By Brad Thomason, CPA
For a word that gets thrown around as much as “asset,” you’d think it would have a pretty straightforward definition. However, were you to take a spin by the bookstore of your local college, you might be surprised by what you would find flipping through the various texts. Depending on the section you looked in, whether Economics, Finance or Accounting, the degree of variability between definitions might be great. Some of what you would find would be obtuse to the point of engendering a reflexive eye roll. (The one that has stuck with me all these years is, “The present value of future benefits,” which I’m pretty sure came from an Economics book. Sure sounds like it must have, but I’m not really sure at this point; nor am I sure why I remember that one instead of the others…)
In simple terms, an asset is just a thing you own. Your lawn mower is an asset. That half-eaten jar of peanut butter in the cabinet of your vacation house, is an asset.
In financial conversations, what’s being talked about is more specifically an investment asset or an “investable” asset (which is what some people call cash). Assets of this type have two basic jobs: to provide a store of value, and to be the means of producing more assets.
The balance in your checking account is stored value, or what some people refer to as stored or deferred purchasing power. As long as it’s sitting there, you can buy more stuff later on.
Having some stored value is better than having no stored value. But the thing which really injects the energy into the financial equation is the second aspect, the ability of an asset to produce more; that is to say, generate a return.
This second job makes the asset more important over time, because it leads to there being a growing amount of stored value. Which in turn makes it possible to produce even more new assets. This back and forth is the actual mechanism of compounded returns, which some have called the 8th wonder of the world.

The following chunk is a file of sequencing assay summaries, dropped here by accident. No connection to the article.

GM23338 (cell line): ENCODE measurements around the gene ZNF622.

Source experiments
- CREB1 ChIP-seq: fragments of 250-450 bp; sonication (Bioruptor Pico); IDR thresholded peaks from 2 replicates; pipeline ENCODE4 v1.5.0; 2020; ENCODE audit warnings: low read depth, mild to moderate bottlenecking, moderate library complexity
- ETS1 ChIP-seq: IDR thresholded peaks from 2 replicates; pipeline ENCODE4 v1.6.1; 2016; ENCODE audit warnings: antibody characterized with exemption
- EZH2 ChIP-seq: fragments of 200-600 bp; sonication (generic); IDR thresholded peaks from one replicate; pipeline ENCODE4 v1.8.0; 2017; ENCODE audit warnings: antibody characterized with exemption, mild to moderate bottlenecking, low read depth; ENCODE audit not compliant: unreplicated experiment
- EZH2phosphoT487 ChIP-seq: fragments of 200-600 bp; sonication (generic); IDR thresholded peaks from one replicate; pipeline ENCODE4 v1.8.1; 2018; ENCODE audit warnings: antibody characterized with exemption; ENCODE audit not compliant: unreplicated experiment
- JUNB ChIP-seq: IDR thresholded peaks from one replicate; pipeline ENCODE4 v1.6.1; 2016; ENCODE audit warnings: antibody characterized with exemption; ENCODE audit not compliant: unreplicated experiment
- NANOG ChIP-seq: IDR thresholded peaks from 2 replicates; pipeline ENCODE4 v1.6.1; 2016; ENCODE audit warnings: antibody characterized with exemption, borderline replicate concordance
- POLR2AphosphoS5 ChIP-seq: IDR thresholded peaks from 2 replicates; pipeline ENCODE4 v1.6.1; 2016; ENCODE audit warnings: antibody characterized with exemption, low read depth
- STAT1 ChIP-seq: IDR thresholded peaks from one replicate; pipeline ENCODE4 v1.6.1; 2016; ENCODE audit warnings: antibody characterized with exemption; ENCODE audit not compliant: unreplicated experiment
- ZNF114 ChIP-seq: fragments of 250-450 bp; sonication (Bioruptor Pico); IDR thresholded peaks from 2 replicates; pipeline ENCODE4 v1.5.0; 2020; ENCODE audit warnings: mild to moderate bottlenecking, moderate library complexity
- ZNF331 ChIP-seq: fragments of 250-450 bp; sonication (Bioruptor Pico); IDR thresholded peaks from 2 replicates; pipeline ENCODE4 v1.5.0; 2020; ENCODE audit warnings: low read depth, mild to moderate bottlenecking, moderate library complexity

Although the idea of compounded returns is commonplace in investment discussions, the actual process itself is often misunderstood. Which in turn leads to assets having less value over time than they could. Or perhaps a better way to say that is it leads to you not getting as much out of your assets as they were capable of providing. Incomplete understanding is often the prime cause of capital inefficiency.
We don’t have the space to get into all of the nuances here. But a simple set of questions might help you to quickly measure whether or not your holdings are doing the full job.
Question 1: Is this asset positioned to make more, or is it just a store of wealth?
Question 2: Even if it is producing, what am I doing with those proceeds to keep the cycle going and expanding?
If you ask these two simple questions for each of your investments, you might get some interesting insight into what your next moves ought to be. And if you apply them to other things which you maybe don’t think of as classic investments (e.g. equity in a home, value in a life insurance policy, even your credit-worthiness), your perspective on comprehensive planning might expand that much further.
Your assets can do two jobs for you. If they aren’t doing both (and especially if they aren’t even doing one – i.e. you are storing wealth in a place where there’s a risk of losing it), that’s a good thing for you to know.
Knowing what to do by itself won’t make anything better. Action is almost always necessary. But nothing prompts action and informs the pathway like an expanded understating of your situation. That expansion might literally be two simple questions away.
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